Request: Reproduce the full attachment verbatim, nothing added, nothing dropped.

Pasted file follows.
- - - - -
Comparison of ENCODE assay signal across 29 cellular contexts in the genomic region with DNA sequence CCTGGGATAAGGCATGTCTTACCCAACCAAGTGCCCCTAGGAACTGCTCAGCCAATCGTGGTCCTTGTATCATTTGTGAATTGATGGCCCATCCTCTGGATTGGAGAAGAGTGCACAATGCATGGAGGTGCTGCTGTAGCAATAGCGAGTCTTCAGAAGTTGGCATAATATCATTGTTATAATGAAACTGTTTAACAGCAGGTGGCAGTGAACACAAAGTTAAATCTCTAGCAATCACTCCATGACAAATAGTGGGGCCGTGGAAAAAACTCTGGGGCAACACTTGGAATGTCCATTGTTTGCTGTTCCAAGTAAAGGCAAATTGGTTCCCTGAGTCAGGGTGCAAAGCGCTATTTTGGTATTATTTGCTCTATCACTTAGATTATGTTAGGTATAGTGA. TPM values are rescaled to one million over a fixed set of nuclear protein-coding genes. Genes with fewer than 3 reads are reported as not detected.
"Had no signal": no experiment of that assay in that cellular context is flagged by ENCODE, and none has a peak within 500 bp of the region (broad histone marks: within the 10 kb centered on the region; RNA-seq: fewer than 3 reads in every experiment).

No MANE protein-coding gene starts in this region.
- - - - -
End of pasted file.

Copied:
Comparison of ENCODE assay signal across 29 cellular contexts in the genomic region with DNA sequence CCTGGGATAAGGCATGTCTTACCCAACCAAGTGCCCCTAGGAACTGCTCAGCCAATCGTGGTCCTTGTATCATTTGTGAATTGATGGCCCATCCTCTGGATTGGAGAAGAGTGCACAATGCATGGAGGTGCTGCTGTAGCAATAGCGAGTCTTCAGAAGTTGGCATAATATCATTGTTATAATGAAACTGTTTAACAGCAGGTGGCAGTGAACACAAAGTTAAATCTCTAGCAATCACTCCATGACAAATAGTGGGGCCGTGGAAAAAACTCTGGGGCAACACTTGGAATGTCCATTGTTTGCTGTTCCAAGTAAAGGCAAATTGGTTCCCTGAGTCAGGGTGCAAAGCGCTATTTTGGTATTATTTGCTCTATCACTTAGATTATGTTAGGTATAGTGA. TPM values are rescaled to one million over a fixed set of nuclear protein-coding genes. Genes with fewer than 3 reads are reported as not detected.
"Had no signal": no experiment of that assay in that cellular context is flagged by ENCODE, and none has a peak within 500 bp of the region (broad histone marks: within the 10 kb centered on the region; RNA-seq: fewer than 3 reads in every experiment).

No MANE protein-coding gene starts in this region.